Like ULL, Middle Tennessee is 4-2 and up near the top of the Sun Belt standings. Unlike Tuesday's game, though, NT will not have the luxury of playing a formidable opponent at home.
However, NT has won the last two games against MTSU, including a 59-7 rout to finish the 2011 season. The Mean Green beat MTSU in Murfreesboro two years ago under then-interim coach Mike Canales. The Blue Raiders went on to win three straight to finish 6-6 and appeared in the GoDaddy.com Bowl.
MTSU lost its leading rusher Benny Cunningham to a knee injury he suffered last week against FIU. Cunningham had rushed for 600 yards on the season and went over the 200-yard mark in a game twice. You never want to see any player go down with a season-ending injury like that, but Cunningham was a playmaker and likely would have been a nightmare for NT's defense to try to contain.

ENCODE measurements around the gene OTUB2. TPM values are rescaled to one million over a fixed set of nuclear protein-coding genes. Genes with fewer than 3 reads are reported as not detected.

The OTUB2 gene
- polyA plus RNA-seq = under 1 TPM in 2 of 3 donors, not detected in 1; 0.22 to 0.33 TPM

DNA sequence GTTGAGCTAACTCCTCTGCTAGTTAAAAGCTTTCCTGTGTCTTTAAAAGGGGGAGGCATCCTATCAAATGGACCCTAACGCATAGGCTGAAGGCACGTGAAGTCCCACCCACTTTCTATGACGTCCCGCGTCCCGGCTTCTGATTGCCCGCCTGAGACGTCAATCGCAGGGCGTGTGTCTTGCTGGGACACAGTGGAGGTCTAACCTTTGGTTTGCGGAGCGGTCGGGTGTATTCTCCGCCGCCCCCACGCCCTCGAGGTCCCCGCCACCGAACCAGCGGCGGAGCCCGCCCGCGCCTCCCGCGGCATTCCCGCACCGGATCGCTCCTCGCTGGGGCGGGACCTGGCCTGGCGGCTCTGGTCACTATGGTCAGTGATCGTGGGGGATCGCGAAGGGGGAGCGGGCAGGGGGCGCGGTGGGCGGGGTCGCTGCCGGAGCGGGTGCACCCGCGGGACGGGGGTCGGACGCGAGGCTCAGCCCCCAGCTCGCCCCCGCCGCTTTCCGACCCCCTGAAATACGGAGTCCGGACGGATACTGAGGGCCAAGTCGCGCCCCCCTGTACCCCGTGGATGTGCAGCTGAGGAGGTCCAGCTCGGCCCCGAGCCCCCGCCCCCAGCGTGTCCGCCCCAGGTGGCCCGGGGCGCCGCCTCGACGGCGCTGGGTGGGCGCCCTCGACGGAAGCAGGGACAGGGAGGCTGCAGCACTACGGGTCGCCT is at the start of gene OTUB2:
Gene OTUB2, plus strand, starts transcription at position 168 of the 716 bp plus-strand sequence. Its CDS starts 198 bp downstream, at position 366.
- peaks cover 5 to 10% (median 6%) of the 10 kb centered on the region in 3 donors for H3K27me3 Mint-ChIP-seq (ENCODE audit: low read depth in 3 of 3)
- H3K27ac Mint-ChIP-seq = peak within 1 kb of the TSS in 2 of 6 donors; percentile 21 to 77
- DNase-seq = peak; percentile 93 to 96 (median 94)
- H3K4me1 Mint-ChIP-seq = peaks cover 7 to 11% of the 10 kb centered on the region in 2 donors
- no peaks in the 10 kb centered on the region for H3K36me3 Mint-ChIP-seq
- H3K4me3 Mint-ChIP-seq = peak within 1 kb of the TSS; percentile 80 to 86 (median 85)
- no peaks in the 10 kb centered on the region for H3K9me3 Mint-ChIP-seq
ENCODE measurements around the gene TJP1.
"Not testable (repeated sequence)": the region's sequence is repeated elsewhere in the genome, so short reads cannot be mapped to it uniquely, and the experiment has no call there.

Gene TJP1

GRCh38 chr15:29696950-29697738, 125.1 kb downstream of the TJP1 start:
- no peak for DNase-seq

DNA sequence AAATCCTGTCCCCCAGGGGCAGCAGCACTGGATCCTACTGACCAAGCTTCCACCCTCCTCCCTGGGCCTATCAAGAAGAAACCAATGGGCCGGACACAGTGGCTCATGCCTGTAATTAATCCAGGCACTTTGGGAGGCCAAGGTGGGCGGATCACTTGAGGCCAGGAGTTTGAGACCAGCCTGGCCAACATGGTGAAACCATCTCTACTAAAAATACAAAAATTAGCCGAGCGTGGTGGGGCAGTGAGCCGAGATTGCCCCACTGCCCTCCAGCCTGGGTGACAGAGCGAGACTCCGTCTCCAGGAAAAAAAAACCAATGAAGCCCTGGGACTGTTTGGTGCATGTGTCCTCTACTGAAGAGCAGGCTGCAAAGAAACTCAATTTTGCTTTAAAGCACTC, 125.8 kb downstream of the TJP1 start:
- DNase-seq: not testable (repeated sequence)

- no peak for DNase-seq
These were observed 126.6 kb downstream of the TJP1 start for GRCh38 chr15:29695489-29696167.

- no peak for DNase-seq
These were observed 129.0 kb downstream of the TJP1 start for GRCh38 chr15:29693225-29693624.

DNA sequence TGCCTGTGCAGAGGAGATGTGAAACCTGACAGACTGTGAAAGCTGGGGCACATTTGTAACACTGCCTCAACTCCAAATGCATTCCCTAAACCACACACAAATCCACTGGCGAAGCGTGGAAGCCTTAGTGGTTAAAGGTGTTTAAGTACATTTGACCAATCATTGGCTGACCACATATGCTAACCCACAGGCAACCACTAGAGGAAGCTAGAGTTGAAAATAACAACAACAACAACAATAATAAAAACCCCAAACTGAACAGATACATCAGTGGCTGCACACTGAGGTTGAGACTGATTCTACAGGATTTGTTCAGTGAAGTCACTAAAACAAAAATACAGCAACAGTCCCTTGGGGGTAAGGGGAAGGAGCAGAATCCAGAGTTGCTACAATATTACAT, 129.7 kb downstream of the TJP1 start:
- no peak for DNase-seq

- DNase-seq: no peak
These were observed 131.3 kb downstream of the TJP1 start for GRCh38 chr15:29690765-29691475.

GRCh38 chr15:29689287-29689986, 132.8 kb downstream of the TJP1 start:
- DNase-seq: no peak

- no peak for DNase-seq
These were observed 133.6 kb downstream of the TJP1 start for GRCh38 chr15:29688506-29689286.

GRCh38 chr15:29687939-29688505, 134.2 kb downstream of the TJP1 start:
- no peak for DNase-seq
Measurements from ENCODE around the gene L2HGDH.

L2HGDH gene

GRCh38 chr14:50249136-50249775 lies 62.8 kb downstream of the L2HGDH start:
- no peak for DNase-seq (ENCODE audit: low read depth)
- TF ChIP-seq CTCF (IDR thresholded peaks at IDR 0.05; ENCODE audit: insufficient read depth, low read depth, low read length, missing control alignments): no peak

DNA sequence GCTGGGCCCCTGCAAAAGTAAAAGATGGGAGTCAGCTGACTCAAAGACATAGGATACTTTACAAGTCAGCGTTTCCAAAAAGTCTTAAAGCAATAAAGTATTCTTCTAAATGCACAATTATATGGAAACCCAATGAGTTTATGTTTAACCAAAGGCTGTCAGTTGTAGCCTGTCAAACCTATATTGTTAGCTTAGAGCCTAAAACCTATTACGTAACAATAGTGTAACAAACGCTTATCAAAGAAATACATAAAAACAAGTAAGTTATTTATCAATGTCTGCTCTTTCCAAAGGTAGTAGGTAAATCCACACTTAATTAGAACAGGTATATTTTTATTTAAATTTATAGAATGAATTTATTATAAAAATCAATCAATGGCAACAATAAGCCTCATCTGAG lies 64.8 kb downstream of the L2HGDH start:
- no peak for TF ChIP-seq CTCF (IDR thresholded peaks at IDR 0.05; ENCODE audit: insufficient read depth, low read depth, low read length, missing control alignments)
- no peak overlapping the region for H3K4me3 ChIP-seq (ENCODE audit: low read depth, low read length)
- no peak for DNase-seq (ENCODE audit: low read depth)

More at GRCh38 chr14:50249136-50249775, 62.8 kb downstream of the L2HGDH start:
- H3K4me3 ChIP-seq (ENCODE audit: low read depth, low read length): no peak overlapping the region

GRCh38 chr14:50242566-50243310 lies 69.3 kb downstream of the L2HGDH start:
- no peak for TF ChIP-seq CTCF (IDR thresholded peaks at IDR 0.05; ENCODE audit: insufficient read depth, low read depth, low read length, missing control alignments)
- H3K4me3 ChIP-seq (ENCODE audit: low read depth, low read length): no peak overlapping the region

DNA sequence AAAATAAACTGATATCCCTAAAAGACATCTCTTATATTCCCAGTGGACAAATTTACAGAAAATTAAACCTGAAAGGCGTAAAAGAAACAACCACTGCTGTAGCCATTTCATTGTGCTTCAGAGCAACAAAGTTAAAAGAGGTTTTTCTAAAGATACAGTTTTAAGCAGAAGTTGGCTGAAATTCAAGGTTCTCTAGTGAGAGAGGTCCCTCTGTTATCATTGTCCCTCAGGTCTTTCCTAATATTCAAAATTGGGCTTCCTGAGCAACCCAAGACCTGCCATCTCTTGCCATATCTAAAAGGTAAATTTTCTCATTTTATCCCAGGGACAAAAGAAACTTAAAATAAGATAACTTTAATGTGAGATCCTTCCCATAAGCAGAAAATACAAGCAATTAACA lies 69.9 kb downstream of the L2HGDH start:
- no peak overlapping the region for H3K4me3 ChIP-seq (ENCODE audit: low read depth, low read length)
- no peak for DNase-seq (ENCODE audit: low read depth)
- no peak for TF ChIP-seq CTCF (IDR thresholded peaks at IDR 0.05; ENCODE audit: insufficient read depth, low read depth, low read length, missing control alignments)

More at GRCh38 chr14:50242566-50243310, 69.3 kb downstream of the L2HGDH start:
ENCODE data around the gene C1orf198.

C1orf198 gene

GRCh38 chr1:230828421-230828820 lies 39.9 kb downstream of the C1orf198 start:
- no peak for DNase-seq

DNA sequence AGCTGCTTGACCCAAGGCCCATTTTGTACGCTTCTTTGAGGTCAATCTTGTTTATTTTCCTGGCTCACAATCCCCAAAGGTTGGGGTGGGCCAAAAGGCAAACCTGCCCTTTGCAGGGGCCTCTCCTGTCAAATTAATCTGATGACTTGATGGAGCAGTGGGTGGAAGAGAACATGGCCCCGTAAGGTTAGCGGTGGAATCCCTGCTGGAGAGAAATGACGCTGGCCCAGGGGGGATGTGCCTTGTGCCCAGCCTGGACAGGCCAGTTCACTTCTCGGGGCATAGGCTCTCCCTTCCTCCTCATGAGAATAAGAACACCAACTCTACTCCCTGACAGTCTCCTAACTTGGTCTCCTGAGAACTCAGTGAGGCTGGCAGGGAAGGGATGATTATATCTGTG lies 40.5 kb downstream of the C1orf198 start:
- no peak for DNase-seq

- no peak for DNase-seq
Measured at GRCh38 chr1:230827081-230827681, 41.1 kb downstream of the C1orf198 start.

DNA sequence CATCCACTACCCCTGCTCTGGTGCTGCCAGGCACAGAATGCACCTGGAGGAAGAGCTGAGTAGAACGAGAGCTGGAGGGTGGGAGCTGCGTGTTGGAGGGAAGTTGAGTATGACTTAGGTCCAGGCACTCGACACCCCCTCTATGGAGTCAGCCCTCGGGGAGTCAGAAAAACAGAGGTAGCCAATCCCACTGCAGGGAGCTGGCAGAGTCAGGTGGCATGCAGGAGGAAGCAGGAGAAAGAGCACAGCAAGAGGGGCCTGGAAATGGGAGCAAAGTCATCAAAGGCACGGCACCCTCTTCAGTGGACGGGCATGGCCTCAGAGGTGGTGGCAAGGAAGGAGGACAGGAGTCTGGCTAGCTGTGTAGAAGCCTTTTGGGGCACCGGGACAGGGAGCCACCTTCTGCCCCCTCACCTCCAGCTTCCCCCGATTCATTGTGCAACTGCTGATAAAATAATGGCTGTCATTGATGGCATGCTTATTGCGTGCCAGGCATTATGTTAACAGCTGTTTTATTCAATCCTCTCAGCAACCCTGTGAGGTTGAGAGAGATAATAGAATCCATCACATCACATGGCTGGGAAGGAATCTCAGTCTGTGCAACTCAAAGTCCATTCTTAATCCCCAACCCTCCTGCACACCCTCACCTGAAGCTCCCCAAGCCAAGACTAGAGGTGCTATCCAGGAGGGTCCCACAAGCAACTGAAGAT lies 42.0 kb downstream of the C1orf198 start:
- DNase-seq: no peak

By The Numbers (with the help of NT Sports Information)
Before NT's third quarter offensive explosion (by relative standards), the Mean Green had come away with just three touchdowns in the previous 12 trips into the red zone.
Derek Thompson climbed into the top-10 all-time in career passing yards at NT following the Mean Green's game against Houston.
Cornerback Hilbert Jackson's 15-tackle performance against Cougars was not only a career high, it was only the second time since 1999 that a player from the secondary has had 15 tackles in a game.
NT's 524 yards against ULL was the highest total for the offense this season.
The offensive line has allowed only three sacks this season, good enough for fourth-best in the country. Incidentally, all three came against Kansas State. NT allowed no sacks against ULL.
Zach Orr's interception of ULL quarterback Terrance Broadway was only Broadway's second pick of the season. It was also Orr's second pick of the year.
Third down conversions has been a struggle for NT this year. Heading into Tuesday, NT was converting 32 percent of its third downs; against ULL, NT converted 47 percent (9-of-19). Conversely, it held ULL to roughly 33 percent on third downs.
NT hasn't been 2-1 in league play since 2005.
Ben Kercheval is s 2009 graduate of North Texas and is a writer for and co-manager of the NBC Sports website, CollegeFootballTalk.com.